well as the inhibition of bioamines, dopamine, noradrenalin, and serotonin.
Hydrogen peroxide also stimulates (either directly or indirectly) certain
oxidative enzyme systems. Enzymes are complex proteins that are able
to bring about chemical changes in other substances; digestive enzymes,
for example, are able to break down foods into simpler compounds that
the body can use for nourishment.
On the Heart and Circulatory System
Hydrogen peroxide can dilate (expand) blood vessels in the heart, the
extremities, the brain, and the lungs. It is also able to decrease
heart rate, increase stroke volume (the amount of blood pumped by the
left ventricle of the heart at each beat), and decrease vascular resistance
(which makes it easier for blood to move through the blood vessels).
As a result, it can increase total cardiac output.
Sugar (glucose) utilization
Hydrogen peroxide is said to mimic the effects of insulin and has been
used successfully to stabilize cases of diabetes mellitus type II.
We know that granulocytes are a type of white blood cell that the body
uses to fight infections. When the body is infused with hydrogen peroxide,
the number of granulocytes in the body first goes down and then increases
beyond the original number.
Intravenous treatment with hydrogen peroxide has also been found to stimulate
the formation of monocytes, a type of white blood cell that scavenges,
hunts, and kills bacteria; stimulates T -helper cells (white blood cells
that orchestrate the immune response and signal other cells in the immune
system to perform their special functions); and helps increase the production
of gamma interferon, a protein found when cells are exposed to viruses
as well as other cytokines (cellular messengers) that promote healing.
Noninfected cells that are exposed to interferon become protected against
What diseases can hydrogen peroxide treat?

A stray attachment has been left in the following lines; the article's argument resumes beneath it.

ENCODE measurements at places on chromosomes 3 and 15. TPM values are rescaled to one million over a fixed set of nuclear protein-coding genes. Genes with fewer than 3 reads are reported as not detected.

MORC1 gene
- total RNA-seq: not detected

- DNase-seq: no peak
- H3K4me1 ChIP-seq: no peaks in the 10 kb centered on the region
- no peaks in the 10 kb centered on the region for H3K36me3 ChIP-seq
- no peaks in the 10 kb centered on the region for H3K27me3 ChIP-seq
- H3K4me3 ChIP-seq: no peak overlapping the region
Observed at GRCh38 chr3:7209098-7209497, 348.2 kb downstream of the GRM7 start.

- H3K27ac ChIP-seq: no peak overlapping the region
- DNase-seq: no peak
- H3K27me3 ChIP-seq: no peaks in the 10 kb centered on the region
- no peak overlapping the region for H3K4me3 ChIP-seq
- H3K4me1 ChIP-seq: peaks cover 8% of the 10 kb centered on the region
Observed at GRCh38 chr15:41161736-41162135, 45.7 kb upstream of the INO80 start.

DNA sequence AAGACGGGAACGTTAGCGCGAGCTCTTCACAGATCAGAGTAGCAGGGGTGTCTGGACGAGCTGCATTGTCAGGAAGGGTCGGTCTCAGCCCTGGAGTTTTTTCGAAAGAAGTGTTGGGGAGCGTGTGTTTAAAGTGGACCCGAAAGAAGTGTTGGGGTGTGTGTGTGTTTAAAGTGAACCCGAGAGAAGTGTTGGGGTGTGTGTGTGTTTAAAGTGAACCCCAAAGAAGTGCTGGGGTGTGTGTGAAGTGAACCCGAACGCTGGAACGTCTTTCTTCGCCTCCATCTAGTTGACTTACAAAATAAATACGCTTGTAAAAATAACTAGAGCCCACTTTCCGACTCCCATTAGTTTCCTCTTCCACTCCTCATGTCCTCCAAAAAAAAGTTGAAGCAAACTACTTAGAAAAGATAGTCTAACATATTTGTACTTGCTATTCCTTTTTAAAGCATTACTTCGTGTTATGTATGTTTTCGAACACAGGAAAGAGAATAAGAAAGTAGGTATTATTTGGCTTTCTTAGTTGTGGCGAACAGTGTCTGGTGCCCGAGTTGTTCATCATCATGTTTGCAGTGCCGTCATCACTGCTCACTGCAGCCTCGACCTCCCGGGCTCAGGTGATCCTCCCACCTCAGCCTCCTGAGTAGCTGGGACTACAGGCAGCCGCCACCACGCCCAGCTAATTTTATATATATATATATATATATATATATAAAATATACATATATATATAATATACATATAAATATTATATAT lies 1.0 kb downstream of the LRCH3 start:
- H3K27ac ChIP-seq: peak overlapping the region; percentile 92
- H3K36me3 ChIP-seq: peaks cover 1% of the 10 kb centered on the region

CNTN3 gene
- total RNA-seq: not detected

Low-grade (3 percent) hydrogen peroxide is well known to most of us.
When we apply it externally to an open wound, it bubbles, which is
the oxygen coming out of solution. However, few people know about the
wide range of therapeutic possibilities of 30 percent reagent-grade
or 35 percent food-grade hydrogen peroxide when diluted and taken internally
as bio-oxidative therapy.
Like ozone, hydrogen peroxide can treat a broad spectrum of diseases
because it kills bacteria, fungi, parasites, and viruses. It can also
destroy certain tumor cells. The following diseases have been clinically
treated with intravenous hydrogen peroxide with varying degrees of success:
acute and chronic viral infections
cardiac arrhythmias (irregular heartbeat)
cardio conversion (heart stoppage)
cardiovascular disease (heart disease)
cerebral vascular disease (stroke and memory loss)
chronic obstructive pulmonary disease
chronic pain syndromes (from various causes)
chronic recurrent Epstein-Barr infection
chronic unresponsive bacterial infections
diabetes mellitus type II
herpes simplex (fever blister)
herpes zoster (shingles)
metastatic carcinoma (cancer)
peripheral vascular disease (poor circulation)
systemic chronic candidiasis (yeast infections)
temporal arteritis (inflammation of the temporal artery)
Researchers are currently working on developing treatment protocols for
many other diseases, including Legionnaires' disease, Erlich's carcinoma,
AIDS-related pneumonia caused by pneumocystis carinii, and infections
caused by Candida albicans, Salmonella typhi, Toxoplasma gondii, cytomegalovirus,